How to Handle Back-to-School Mishaps

Even though we’d love for everything to run smoothly in the first days back to school, there will be problems and mistakes. Some may be ours; some may be the schools.

To help prevent issues, talk to your child in advance about what they should anticipate and be sure to have all important information written down in several places: inside the lunchbox, inside the binders or folders, and inside the backpack. Important information includes parent names and phone numbers, as well as bus pick-up and drop-off locations. If you know your child’s bus number, be sure to write that down, too.

And if you don’t have that information, contact the school or bus compound. Administrators and teachers don’t want snafus anymore than parents and students do. If the person you speak to doesn’t have the information, they will try hard to find it out for you.

But how do we help our children manage these circumstances when they arise?

Author Deedee Cummings has faced these unexpected back-to-school mistakes and upsets herself as a mom and offers this advice to parents: “Prepare them for worst-case scenarios before they happen. Talk with your child, make sure they are comfortable, and then send them lots of information, lots of stuff to do if they get delayed, and lots of prayers.”

She even offers this great idea for helping kids be prepared for delays and mistakes: “Pack their backpack with a special kit in a ziplock bag- only to be opened on their adventure. Put a sucker and a juice box in it along with a book, coloring/ activity book with crayons, or colored pencils. Give them a small incentive to write a letter to Grandma or Grandpa. Get creative with this. Children are much more adaptable and resilient than we are. If you make this an adventure, they will think of it this way, too.”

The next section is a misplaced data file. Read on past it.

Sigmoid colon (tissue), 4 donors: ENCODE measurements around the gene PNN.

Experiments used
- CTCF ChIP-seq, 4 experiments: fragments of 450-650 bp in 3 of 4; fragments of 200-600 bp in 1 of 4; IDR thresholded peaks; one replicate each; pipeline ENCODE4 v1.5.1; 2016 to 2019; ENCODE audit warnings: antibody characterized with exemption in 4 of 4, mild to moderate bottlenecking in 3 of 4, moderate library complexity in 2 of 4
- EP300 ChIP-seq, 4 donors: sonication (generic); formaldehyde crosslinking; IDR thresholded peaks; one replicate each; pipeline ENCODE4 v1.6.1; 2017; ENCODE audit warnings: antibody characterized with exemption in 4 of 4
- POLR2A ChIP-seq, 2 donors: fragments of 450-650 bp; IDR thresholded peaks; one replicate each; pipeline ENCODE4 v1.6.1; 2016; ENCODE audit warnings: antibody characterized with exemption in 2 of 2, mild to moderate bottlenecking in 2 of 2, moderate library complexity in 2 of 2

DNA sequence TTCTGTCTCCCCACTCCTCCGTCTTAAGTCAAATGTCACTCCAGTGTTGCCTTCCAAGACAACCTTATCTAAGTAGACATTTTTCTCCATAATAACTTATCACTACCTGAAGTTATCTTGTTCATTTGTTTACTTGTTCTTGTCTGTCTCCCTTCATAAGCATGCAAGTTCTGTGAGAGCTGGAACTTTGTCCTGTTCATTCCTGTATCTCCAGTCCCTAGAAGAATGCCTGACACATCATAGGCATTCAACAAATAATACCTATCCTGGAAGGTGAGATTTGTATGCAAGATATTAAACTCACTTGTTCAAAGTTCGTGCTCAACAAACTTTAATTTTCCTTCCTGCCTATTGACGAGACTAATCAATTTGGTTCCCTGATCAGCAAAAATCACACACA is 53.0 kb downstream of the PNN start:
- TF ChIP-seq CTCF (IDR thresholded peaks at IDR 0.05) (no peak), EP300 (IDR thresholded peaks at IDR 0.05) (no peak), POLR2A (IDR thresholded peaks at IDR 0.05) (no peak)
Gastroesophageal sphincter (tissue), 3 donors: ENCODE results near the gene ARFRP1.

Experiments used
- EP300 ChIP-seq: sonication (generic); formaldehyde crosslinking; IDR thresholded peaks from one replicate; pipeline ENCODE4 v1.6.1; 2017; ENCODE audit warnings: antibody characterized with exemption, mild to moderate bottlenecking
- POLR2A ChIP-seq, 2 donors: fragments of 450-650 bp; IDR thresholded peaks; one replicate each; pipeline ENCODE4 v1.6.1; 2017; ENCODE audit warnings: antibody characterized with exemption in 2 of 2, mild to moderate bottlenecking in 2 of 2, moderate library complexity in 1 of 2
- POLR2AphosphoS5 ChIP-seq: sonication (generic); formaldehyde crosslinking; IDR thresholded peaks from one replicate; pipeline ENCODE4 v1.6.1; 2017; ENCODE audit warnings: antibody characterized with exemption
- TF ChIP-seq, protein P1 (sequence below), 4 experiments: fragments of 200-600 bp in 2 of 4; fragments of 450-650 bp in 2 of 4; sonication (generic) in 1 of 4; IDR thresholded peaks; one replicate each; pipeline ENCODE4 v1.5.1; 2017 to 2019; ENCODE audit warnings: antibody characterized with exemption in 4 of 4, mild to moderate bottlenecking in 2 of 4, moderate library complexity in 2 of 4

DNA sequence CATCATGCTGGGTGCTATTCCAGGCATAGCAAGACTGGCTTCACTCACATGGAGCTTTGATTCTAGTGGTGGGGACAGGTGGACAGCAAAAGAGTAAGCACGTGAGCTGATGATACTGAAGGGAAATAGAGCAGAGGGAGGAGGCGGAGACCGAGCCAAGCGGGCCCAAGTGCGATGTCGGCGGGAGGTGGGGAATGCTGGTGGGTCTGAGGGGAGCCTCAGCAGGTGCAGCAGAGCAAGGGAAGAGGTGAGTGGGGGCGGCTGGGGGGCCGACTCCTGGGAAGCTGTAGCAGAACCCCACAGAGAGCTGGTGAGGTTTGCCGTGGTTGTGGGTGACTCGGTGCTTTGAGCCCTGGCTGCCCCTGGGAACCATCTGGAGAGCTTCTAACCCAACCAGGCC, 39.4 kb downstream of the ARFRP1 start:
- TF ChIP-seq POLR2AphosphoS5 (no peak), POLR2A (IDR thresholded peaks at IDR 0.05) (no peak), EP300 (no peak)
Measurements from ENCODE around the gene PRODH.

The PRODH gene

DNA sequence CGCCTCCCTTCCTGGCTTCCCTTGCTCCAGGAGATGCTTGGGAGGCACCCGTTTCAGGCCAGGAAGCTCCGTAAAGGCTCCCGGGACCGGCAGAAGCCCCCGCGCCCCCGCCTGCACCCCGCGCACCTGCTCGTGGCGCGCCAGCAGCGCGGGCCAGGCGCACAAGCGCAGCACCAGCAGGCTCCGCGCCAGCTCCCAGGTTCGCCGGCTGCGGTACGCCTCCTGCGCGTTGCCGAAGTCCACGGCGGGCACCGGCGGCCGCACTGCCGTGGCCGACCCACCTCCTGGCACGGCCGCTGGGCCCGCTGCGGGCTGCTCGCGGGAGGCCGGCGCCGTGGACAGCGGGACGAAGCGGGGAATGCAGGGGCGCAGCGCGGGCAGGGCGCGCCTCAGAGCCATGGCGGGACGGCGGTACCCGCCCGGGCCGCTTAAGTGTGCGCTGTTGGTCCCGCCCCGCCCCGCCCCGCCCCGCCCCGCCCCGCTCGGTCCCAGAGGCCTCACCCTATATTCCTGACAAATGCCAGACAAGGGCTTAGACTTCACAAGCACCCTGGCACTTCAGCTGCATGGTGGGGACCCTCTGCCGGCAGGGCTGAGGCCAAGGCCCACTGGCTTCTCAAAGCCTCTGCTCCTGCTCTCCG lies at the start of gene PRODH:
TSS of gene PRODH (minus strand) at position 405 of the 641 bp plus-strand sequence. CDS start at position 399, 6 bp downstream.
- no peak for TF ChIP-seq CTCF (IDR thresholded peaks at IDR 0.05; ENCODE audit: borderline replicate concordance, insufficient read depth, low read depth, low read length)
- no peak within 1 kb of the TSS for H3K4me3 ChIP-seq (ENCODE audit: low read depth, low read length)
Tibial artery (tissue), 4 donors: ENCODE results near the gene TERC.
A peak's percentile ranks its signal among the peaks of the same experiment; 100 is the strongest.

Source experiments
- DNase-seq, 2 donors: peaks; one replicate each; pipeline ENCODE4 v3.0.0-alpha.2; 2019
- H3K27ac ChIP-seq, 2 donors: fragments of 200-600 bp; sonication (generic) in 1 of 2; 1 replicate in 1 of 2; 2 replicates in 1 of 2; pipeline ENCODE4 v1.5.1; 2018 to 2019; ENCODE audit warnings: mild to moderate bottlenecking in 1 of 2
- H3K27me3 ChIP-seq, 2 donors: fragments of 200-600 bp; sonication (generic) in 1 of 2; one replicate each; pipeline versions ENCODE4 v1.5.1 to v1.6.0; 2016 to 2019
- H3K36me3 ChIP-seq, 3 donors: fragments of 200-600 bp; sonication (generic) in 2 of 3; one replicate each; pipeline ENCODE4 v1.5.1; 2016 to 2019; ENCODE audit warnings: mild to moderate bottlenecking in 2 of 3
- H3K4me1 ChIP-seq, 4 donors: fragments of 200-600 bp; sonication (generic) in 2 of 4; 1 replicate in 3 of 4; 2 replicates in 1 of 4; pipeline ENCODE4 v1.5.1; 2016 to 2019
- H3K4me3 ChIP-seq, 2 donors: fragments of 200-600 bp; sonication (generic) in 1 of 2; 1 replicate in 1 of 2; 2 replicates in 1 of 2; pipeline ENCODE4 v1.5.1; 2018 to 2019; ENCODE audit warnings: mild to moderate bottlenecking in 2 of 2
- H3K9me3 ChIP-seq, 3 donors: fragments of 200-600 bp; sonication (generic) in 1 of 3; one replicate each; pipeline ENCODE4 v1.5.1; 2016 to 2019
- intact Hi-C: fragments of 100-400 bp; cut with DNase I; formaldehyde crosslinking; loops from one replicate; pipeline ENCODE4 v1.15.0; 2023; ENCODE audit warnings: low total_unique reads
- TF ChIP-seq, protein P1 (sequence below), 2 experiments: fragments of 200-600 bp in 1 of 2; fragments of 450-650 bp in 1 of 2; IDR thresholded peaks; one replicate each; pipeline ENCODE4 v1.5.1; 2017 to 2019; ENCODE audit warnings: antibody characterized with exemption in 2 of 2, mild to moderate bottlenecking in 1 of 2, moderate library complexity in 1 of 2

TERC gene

About Deedee Cummings

As a therapist, attorney, author, and CEO of Make A Way Media, Deedee Cummings has a passion for making the world a better place. All 16 of Cummings’ diverse picture, poetry, and workbooks for kids reflect her professional knowledge and love of life. Colorful and vibrant, her children’s books are not only fun for kids and adults to read, they also work to teach coping skills, reinforce the universal message of love, encourage mindfulness, and facilitate inclusion for all. Cummings has spent more than two decades working within the family therapy and support field and much of her writing shares her experiences of working with kids in therapeutic foster care. As a result, her catalogs of published books for kids are filled with positive, hopeful messages. Using therapeutic techniques in her stories to teach coping skills, Cummings also strives to lessen the stigma that some people feel when it comes to receiving mental health assistance.
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